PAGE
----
Questions about cars


#1

There is noone in my family that is super smart about cars. I have a 1998 Ford Contour. It has a brand new timing belt & water pump. I have 103,000 miles on my car. I’m in OK and I have a friend in TN. I have thought about going to visit her and I can’t afford a plane ticket. Its around 1,000 miles there. Since I have the new timing belt and water pump do you think my car would be ok? I wouldn’t drive straight there I would stop half way so I wouldn’t just be driving 1,000 in 1 day. I checked into renting a car, but since I’m under 25 (I’ll be 24 when I go) I would have to pay an extra $25 a day and it would be almost $200 to rent a car for that long. End the end, round trip, I would have an extra 2,000 miles on my car.

What do you guys think?


#2

I currently drive a 1997 Geo Prism (cough Toyota Corolla cough cough) and it has 177K on it. I drove it over 1,700 total round trip miles and it was fine for me. I had just had an oil change and new tires put on so I was comfortable doing this.

You can try to find a cheap plane ticket out there, you just have to try to fly on days that are not “busy days” ? Just a thought, then again maybe not.

If your car gets 30 miles to the gallon. It will cost you roughly $2.75 for every thirty miles that you travel. That will be around $185 in gas alone. That does not count the time that you would be on the road.

If I were you, I would look into flights on travelocity, orbitz, expedia, etc and see what is there.

If you still want to drive, pick up some good CDs and enjoy the trip!!!


#3

If you do decide to drive, make sure you have a cell phone to take along incase of emergency. I have a few friends (women) who do not have cell phones, but I think that can be dangerous when traveling by car alone for a long distance. Just my :twocents:


#4

Sounds like it is broking in now. Your gtg, should bring a cell phone anyways. Tim


#5

Take it in for an oil change & tune up before your big drive… have a mechanic look it over and give their opinion… they’re the experts. You can have a perfectly running old car, or a new car that’s a lemon… so you need each car to be looked at by a professional to know for sure (we can’t just makes guesses here)…

IMO, I’d make a firm calculation of the cost of the trip. Calculate how much gas will cost, how much a night at a hotel 1/2 way through the trip will cost, etc, etc… you may find it to be more economical (and less wear and tear on the car) for you to fly.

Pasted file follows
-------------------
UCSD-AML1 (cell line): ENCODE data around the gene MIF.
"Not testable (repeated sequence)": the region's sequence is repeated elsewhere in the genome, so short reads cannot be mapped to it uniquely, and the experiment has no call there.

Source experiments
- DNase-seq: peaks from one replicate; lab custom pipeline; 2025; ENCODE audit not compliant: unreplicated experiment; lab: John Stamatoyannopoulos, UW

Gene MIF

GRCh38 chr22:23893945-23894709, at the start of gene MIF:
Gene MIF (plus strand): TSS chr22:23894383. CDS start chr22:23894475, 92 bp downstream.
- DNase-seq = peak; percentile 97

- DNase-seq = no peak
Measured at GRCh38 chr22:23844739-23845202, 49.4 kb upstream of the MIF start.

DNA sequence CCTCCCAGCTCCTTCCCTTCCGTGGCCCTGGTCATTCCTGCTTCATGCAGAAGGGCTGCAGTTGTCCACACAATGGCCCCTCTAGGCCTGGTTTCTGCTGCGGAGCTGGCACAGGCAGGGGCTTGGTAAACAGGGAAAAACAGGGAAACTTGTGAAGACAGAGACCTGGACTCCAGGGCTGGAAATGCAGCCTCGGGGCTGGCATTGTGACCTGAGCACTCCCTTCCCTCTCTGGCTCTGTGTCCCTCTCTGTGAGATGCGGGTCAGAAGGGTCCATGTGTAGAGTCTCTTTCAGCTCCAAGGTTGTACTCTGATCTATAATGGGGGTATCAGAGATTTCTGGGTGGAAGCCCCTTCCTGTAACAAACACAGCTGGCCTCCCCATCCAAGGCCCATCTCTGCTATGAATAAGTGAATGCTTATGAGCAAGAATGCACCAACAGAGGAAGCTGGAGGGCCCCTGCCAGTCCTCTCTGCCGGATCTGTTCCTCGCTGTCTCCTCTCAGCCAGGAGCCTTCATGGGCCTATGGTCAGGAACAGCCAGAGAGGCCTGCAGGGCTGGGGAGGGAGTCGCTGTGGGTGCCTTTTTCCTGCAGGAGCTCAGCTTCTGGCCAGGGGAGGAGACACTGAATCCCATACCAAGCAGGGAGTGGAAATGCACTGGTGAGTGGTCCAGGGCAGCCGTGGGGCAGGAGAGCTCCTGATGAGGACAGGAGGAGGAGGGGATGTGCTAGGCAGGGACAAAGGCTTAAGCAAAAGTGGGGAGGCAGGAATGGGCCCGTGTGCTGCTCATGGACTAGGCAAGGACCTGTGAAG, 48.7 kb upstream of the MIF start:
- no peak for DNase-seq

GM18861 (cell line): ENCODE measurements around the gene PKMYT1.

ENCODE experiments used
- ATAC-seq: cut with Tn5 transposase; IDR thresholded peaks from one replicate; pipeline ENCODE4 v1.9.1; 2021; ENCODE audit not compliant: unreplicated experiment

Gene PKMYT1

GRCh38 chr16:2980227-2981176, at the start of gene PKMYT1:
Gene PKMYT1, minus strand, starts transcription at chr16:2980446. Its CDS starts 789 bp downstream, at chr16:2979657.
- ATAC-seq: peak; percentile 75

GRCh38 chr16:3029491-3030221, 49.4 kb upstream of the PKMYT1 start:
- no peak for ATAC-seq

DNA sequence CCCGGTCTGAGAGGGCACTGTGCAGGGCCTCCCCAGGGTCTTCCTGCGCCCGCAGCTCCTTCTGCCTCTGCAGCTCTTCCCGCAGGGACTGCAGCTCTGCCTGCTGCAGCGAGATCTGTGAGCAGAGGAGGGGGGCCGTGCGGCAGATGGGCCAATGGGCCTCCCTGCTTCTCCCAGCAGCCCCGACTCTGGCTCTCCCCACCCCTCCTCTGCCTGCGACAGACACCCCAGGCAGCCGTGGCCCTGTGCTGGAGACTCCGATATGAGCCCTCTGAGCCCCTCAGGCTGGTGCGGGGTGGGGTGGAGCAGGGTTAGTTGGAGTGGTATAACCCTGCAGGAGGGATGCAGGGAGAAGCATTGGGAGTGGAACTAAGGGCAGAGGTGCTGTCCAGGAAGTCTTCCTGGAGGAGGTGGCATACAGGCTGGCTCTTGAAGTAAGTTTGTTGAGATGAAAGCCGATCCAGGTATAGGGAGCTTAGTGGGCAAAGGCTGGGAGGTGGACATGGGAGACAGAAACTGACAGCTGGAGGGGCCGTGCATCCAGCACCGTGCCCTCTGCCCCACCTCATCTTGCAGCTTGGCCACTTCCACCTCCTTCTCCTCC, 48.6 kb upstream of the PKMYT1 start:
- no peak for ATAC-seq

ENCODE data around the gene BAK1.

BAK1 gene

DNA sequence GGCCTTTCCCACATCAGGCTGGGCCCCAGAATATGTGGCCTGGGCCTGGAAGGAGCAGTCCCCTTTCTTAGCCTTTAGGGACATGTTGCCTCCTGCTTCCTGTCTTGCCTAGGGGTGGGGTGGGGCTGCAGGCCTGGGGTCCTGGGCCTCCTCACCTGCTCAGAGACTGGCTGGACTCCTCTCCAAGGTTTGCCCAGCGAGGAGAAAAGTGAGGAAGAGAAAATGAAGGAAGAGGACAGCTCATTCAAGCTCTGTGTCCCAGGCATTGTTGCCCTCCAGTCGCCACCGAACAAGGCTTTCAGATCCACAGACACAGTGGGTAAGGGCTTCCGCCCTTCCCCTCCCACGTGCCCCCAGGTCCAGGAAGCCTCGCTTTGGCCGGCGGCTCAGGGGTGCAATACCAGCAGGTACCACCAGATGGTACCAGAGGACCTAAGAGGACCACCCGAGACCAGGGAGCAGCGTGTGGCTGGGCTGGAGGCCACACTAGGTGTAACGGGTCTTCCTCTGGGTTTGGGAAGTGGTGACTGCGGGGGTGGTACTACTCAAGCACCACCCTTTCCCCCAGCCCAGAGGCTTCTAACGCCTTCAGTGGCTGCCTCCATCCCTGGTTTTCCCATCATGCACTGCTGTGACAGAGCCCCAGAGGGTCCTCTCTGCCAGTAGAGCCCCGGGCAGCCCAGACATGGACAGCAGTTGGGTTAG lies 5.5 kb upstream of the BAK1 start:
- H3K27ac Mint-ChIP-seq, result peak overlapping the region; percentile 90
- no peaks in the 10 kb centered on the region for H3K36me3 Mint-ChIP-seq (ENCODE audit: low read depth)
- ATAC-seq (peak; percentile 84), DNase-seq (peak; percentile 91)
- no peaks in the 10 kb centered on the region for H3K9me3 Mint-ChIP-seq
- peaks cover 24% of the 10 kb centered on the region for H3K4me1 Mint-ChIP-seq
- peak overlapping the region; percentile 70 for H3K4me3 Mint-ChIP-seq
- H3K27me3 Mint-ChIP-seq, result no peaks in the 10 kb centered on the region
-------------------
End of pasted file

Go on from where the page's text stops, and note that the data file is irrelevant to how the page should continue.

If you do decide to drive, take a cell phone… and I highly recommend AAA memberships! :thumbsup:

Good luck!


#6

My cell phone and I are very close! :stuck_out_tongue: I take it everywhere I go.


#7

Oh don’t forget a car charger. Very important! :smiley:


#8

Are you sure you can’t afford a plane ticket? Because once you factor in all your car repairs, gas it takes to get to and from your destination, food, hotel room, etc, it all adds up. You can get smokin’ deals on plane tickets on priceline.com, sidestep.com, travelocity.com. etc…


#9

I often fly from the bay area to San Diego. it is much cheaper to fly then to drive. I can get a ticket on certain days for 79 dollars round trip. I don’t need a hotel and I don’t have to buy gas. Check Southwest air they are the cheapest if you get ticket in advance. It is alot fast to fly not so tiring. good luck And also if you don’t find a cheap fare today. keep trying they lower the price if the plane is not full. right now they have a 2 for 1 going so do check.


#10

Along with a cell phone and a car charger, make sure you have some kind of roadside assistance (one that will cover you on a 1,000 milel trip - some bare bones plans have limits on mileage).

What kind of mileage do you get on your car? The reason I ask, let’s say you get 25 MPG.